Honolulu EMS Director Jim Ireland said the department has made changes to operating procedures in response.

The ambulance fire that killed a 91-year-old patient in Kailua last August erupted from an oxygen tank, though the “precise mechanism” that triggered it remains unknown, a third-party investigation found.

The fire has led Honolulu Emergency Medical Services to change its procedures when using oxygen in an ambulance, to make ambulances safer, director Jim Ireland said.

As the ambulance approached the Adventist Health Castle hospital Aug. 24, the paramedic inside was switching the patient’s oxygen source from the ambulance tank to a portable one, to transfer him to the emergency room.

The investigation showed the incinerated ambulance gurney compared to a functional gurney. (ECRI Investigation)

When the paramedic touched the oxygen device’s connector to the cylinder’s port, he heard a “pop,” saw a bright flash of light and fire, then the “noise of an activated propane blowtorch,” according to an investigation by ECRI, a medical consulting group, that Honolulu Emergency Medical Services released Wednesday.

The patient, Waimanalo resident Fred Kaneshiro, died in the blaze. The paramedic was severely burned. The fire kept reigniting and fire fighters spent 10 minutes trying to extinguish it.

The investigation offers two possible explanations for the event that could have arisen from unspecified contaminants — oil, grease, dirt or other materials — in the oxygen tank or its valve.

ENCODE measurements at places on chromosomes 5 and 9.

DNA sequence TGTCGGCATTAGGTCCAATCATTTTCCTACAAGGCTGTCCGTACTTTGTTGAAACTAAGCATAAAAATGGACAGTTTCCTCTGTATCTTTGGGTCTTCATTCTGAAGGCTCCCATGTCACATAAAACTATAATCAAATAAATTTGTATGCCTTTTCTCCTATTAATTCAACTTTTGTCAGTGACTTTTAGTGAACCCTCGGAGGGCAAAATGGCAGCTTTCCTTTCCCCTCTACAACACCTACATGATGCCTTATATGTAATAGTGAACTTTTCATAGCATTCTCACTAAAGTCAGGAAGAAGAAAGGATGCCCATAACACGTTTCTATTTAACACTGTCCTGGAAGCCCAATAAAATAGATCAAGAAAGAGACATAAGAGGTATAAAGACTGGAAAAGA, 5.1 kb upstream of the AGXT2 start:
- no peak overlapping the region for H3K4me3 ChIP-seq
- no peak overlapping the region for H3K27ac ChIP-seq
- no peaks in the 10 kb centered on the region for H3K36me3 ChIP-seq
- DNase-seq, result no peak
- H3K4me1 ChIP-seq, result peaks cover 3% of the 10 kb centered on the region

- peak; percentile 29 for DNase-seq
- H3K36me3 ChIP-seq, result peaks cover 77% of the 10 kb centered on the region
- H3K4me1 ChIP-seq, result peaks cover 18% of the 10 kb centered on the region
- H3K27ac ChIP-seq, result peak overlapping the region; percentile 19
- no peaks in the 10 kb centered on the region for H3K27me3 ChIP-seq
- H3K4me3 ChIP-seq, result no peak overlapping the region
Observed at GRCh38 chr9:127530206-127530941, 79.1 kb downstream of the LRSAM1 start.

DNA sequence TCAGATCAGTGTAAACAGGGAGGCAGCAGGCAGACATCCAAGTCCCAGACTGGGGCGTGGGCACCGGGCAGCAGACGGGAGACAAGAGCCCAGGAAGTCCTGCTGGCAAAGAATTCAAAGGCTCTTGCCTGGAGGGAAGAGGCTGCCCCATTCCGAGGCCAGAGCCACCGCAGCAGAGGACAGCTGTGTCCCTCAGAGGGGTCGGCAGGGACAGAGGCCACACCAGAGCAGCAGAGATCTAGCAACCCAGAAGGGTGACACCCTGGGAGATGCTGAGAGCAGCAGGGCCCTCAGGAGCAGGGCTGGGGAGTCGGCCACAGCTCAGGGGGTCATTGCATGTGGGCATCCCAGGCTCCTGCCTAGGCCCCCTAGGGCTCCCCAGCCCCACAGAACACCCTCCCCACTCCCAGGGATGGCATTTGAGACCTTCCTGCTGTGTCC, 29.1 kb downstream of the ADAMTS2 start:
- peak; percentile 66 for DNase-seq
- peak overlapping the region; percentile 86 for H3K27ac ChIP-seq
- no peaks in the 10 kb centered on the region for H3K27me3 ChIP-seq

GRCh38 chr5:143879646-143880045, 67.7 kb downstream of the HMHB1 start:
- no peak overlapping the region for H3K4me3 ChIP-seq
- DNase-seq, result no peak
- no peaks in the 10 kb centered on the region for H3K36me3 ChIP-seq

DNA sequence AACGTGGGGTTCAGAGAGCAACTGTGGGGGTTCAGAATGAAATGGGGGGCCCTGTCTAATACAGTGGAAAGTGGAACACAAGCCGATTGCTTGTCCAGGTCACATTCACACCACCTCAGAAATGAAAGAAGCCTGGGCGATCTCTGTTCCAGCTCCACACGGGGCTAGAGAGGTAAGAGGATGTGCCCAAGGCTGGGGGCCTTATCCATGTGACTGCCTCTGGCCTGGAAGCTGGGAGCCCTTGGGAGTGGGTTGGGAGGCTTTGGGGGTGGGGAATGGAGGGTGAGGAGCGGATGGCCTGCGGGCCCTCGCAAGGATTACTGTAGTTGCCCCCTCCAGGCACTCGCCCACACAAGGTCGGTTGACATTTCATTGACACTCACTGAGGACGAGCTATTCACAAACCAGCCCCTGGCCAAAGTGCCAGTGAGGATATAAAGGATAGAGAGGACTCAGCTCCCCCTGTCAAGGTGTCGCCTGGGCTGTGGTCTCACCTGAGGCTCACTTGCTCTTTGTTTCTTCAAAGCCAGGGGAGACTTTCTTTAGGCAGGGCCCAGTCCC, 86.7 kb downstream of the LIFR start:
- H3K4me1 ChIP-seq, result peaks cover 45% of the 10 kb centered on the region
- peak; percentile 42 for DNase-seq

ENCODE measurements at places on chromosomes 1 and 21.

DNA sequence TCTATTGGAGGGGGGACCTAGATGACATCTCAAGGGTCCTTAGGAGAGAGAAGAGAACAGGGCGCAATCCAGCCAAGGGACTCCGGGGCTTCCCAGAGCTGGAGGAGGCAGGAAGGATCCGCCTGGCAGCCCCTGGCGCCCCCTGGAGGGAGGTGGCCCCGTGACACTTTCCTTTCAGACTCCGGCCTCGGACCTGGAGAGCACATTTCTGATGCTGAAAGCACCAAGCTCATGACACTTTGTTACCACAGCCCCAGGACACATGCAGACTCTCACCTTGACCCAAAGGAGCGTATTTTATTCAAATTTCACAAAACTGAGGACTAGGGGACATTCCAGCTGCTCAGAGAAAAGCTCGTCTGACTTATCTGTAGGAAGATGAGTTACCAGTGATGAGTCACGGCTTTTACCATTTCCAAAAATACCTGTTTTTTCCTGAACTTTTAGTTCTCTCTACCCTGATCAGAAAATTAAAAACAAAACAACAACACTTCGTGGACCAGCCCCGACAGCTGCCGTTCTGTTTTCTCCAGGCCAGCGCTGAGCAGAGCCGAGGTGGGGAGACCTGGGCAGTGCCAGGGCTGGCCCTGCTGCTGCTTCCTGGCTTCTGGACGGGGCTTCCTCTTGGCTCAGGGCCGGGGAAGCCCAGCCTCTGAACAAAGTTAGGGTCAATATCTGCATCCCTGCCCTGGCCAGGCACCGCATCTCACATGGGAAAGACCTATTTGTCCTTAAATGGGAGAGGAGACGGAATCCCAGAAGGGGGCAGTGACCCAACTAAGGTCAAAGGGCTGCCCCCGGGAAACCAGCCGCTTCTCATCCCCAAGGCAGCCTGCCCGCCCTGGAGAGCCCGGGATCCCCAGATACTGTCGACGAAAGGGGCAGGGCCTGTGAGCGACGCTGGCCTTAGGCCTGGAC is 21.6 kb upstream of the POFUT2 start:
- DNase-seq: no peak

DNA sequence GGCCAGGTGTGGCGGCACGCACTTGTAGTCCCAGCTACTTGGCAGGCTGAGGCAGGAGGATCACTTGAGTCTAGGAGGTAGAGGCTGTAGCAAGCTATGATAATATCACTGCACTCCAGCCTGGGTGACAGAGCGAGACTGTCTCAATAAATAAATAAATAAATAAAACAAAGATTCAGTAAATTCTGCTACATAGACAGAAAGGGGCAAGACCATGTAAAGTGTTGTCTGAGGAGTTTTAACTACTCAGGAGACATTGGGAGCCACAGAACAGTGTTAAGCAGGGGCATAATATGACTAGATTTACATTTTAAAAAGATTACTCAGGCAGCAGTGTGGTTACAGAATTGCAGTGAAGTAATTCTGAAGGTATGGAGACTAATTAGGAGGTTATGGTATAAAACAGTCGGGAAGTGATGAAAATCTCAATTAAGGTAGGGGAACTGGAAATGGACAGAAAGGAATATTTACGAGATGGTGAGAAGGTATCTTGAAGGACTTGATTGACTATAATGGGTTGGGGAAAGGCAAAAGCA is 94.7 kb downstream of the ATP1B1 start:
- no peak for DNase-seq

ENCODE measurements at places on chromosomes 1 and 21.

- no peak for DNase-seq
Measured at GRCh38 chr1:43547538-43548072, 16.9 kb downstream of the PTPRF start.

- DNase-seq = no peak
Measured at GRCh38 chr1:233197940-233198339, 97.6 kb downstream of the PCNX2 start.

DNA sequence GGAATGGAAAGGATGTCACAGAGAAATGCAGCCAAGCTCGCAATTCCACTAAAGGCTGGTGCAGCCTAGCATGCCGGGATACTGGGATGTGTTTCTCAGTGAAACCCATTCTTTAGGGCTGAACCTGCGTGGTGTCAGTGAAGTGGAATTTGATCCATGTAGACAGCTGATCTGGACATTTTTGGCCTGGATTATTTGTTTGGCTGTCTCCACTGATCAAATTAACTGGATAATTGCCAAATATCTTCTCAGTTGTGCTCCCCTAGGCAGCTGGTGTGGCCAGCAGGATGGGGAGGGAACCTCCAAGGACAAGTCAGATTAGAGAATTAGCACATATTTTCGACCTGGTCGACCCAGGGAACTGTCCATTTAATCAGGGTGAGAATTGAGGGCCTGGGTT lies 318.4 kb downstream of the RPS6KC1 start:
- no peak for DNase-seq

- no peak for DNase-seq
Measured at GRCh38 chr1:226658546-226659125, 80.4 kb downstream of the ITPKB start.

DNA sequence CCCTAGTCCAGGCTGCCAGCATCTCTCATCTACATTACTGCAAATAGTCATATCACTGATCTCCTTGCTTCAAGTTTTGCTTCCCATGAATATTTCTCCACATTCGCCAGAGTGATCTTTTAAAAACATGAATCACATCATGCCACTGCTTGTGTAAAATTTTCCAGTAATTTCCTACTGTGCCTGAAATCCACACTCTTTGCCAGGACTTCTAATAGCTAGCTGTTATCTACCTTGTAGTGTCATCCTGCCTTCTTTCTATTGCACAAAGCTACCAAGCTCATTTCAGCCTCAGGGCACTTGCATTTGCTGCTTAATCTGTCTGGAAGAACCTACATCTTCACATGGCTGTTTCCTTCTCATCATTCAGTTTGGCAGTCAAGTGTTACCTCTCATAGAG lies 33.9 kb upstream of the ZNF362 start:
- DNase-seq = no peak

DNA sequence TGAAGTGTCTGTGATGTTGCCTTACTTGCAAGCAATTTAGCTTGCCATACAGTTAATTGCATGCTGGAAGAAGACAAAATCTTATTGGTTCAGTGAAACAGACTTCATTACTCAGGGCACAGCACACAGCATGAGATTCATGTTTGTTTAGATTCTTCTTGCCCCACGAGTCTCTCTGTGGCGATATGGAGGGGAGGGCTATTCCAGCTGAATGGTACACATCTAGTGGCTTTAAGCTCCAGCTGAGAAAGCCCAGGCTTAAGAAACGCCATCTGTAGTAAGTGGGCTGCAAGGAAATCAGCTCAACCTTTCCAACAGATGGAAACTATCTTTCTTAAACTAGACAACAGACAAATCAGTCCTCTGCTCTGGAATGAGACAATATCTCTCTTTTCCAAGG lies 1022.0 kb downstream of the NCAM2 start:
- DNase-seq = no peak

The first, known as adiabatic compression or the “gas hammer effect,” can occur when oxygen rushes into the regulator or hose, creating a momentary spike in pressure and heat.

The paramedic and his clothes were badly scorched in the blaze. (ECRI Investigation)

“These conditions can ignite contaminants within the system,” the report said.

The second, known as particle impact, can occur when oxygen exits its cylinder too quickly, forcing out contaminants and metallic flakes that collide into other surfaces.

“Aluminum O2 cylinders are particularly susceptible to this phenomenon because flakes from the interior body of the cylinder can burn at pressures much lower than within the system,” the investigators said.

Changes In Procedure

Now, paramedics are being instructed to open oxygen tanks slowly, to turn on an exhaust fan when using oxygen, and to switch a patient’s oxygen tanks only when the ambulance is parked and has its doors open, Ireland said.

The Kailua ambulance fire sparked from the oxygen tank regulator (right). A functional regulator is on the left. (ECRI Investigation)

“In the one-in-a-million chance this ever happened again, everybody would be able to get out of the ambulance, including the patient,” Ireland said in an interview. “Very sadly, the patient couldn’t get out of the ambulance, and no one could get him out because of the intensity of the fire. And the paramedic struggled to get out of the ambulance because he had to get the doors open,” Ireland said.

The standard practice had been to switch a patient’s oxygen source while the ambulance was moving, in order to quickly move them into the hospital upon arrival, Ireland said.

“We’re saying, Let’s take a pause,” he said.

“This affected all of us psychologically,” Ireland said. “But we are better after it, we have now these other procedures that I think make the ambulances safer.”

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